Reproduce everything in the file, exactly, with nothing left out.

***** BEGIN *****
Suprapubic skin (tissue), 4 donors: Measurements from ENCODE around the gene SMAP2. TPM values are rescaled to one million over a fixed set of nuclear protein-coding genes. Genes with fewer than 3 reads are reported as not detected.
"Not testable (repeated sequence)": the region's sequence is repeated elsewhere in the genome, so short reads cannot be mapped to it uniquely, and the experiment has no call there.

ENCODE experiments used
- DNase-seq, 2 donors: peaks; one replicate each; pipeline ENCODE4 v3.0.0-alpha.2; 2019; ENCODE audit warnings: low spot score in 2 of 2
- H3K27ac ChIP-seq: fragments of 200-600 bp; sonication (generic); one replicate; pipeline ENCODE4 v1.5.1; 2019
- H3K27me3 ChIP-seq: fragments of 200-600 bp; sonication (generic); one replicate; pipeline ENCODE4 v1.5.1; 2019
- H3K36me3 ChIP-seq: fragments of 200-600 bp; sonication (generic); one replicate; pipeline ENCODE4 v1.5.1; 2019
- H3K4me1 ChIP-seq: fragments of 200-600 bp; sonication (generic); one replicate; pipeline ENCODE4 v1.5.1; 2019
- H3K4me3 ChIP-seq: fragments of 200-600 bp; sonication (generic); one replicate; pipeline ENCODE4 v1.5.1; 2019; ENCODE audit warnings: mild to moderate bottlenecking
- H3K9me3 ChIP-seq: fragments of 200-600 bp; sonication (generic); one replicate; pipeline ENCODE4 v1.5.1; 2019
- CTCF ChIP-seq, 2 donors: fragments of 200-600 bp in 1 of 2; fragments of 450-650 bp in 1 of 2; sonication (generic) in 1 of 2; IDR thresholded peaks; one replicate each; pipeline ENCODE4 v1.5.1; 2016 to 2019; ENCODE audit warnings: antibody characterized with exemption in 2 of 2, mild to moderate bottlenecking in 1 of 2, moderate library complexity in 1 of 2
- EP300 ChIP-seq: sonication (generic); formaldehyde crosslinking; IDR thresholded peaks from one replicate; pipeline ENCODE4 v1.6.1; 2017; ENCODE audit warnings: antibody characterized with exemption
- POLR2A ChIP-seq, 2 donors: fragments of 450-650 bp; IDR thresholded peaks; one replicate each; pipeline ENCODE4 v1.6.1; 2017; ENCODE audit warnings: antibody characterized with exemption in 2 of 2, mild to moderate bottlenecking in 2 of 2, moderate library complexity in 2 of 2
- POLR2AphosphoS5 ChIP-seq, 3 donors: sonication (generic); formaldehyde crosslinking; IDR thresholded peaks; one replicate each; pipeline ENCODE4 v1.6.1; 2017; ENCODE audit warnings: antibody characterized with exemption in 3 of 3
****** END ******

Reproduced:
Suprapubic skin (tissue), 4 donors: Measurements from ENCODE around the gene SMAP2. TPM values are rescaled to one million over a fixed set of nuclear protein-coding genes. Genes with fewer than 3 reads are reported as not detected.
"Not testable (repeated sequence)": the region's sequence is repeated elsewhere in the genome, so short reads cannot be mapped to it uniquely, and the experiment has no call there.

ENCODE experiments used
- DNase-seq, 2 donors: peaks; one replicate each; pipeline ENCODE4 v3.0.0-alpha.2; 2019; ENCODE audit warnings: low spot score in 2 of 2
- H3K27ac ChIP-seq: fragments of 200-600 bp; sonication (generic); one replicate; pipeline ENCODE4 v1.5.1; 2019
- H3K27me3 ChIP-seq: fragments of 200-600 bp; sonication (generic); one replicate; pipeline ENCODE4 v1.5.1; 2019
- H3K36me3 ChIP-seq: fragments of 200-600 bp; sonication (generic); one replicate; pipeline ENCODE4 v1.5.1; 2019
- H3K4me1 ChIP-seq: fragments of 200-600 bp; sonication (generic); one replicate; pipeline ENCODE4 v1.5.1; 2019
- H3K4me3 ChIP-seq: fragments of 200-600 bp; sonication (generic); one replicate; pipeline ENCODE4 v1.5.1; 2019; ENCODE audit warnings: mild to moderate bottlenecking
- H3K9me3 ChIP-seq: fragments of 200-600 bp; sonication (generic); one replicate; pipeline ENCODE4 v1.5.1; 2019
- CTCF ChIP-seq, 2 donors: fragments of 200-600 bp in 1 of 2; fragments of 450-650 bp in 1 of 2; sonication (generic) in 1 of 2; IDR thresholded peaks; one replicate each; pipeline ENCODE4 v1.5.1; 2016 to 2019; ENCODE audit warnings: antibody characterized with exemption in 2 of 2, mild to moderate bottlenecking in 1 of 2, moderate library complexity in 1 of 2
- EP300 ChIP-seq: sonication (generic); formaldehyde crosslinking; IDR thresholded peaks from one replicate; pipeline ENCODE4 v1.6.1; 2017; ENCODE audit warnings: antibody characterized with exemption
- POLR2A ChIP-seq, 2 donors: fragments of 450-650 bp; IDR thresholded peaks; one replicate each; pipeline ENCODE4 v1.6.1; 2017; ENCODE audit warnings: antibody characterized with exemption in 2 of 2, mild to moderate bottlenecking in 2 of 2, moderate library complexity in 2 of 2
- POLR2AphosphoS5 ChIP-seq, 3 donors: sonication (generic); formaldehyde crosslinking; IDR thresholded peaks; one replicate each; pipeline ENCODE4 v1.6.1; 2017; ENCODE audit warnings: antibody characterized with exemption in 3 of 3